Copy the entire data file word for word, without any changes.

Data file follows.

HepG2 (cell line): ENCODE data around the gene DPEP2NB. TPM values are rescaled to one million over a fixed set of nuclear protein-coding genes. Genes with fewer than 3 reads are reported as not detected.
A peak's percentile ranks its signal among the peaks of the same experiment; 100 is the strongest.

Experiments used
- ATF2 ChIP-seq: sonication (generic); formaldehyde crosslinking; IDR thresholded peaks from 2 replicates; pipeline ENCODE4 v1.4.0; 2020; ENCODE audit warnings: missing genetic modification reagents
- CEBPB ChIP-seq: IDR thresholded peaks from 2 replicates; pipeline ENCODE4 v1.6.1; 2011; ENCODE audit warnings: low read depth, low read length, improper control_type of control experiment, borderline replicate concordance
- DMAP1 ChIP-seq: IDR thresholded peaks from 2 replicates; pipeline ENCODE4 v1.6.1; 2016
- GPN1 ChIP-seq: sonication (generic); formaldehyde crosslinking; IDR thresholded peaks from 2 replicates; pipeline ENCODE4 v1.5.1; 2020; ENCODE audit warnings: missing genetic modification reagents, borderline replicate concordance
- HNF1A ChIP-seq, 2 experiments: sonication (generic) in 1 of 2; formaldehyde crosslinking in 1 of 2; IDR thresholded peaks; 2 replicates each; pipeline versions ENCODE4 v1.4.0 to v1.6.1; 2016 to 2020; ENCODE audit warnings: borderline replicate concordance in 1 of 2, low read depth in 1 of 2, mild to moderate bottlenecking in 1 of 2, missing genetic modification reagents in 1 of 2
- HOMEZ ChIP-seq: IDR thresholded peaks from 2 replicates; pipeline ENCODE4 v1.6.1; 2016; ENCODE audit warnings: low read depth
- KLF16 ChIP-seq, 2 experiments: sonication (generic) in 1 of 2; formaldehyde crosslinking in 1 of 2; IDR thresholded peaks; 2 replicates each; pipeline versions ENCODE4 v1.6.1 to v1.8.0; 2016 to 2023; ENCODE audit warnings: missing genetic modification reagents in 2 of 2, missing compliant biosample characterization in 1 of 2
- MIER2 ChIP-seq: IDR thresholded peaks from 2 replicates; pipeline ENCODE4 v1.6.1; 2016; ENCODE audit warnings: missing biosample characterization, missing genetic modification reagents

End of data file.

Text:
HepG2 (cell line): ENCODE data around the gene DPEP2NB. TPM values are rescaled to one million over a fixed set of nuclear protein-coding genes. Genes with fewer than 3 reads are reported as not detected.
A peak's percentile ranks its signal among the peaks of the same experiment; 100 is the strongest.

Experiments used
- ATF2 ChIP-seq: sonication (generic); formaldehyde crosslinking; IDR thresholded peaks from 2 replicates; pipeline ENCODE4 v1.4.0; 2020; ENCODE audit warnings: missing genetic modification reagents
- CEBPB ChIP-seq: IDR thresholded peaks from 2 replicates; pipeline ENCODE4 v1.6.1; 2011; ENCODE audit warnings: low read depth, low read length, improper control_type of control experiment, borderline replicate concordance
- DMAP1 ChIP-seq: IDR thresholded peaks from 2 replicates; pipeline ENCODE4 v1.6.1; 2016
- GPN1 ChIP-seq: sonication (generic); formaldehyde crosslinking; IDR thresholded peaks from 2 replicates; pipeline ENCODE4 v1.5.1; 2020; ENCODE audit warnings: missing genetic modification reagents, borderline replicate concordance
- HNF1A ChIP-seq, 2 experiments: sonication (generic) in 1 of 2; formaldehyde crosslinking in 1 of 2; IDR thresholded peaks; 2 replicates each; pipeline versions ENCODE4 v1.4.0 to v1.6.1; 2016 to 2020; ENCODE audit warnings: borderline replicate concordance in 1 of 2, low read depth in 1 of 2, mild to moderate bottlenecking in 1 of 2, missing genetic modification reagents in 1 of 2
- HOMEZ ChIP-seq: IDR thresholded peaks from 2 replicates; pipeline ENCODE4 v1.6.1; 2016; ENCODE audit warnings: low read depth
- KLF16 ChIP-seq, 2 experiments: sonication (generic) in 1 of 2; formaldehyde crosslinking in 1 of 2; IDR thresholded peaks; 2 replicates each; pipeline versions ENCODE4 v1.6.1 to v1.8.0; 2016 to 2023; ENCODE audit warnings: missing genetic modification reagents in 2 of 2, missing compliant biosample characterization in 1 of 2
- MIER2 ChIP-seq: IDR thresholded peaks from 2 replicates; pipeline ENCODE4 v1.6.1; 2016; ENCODE audit warnings: missing biosample characterization, missing genetic modification reagents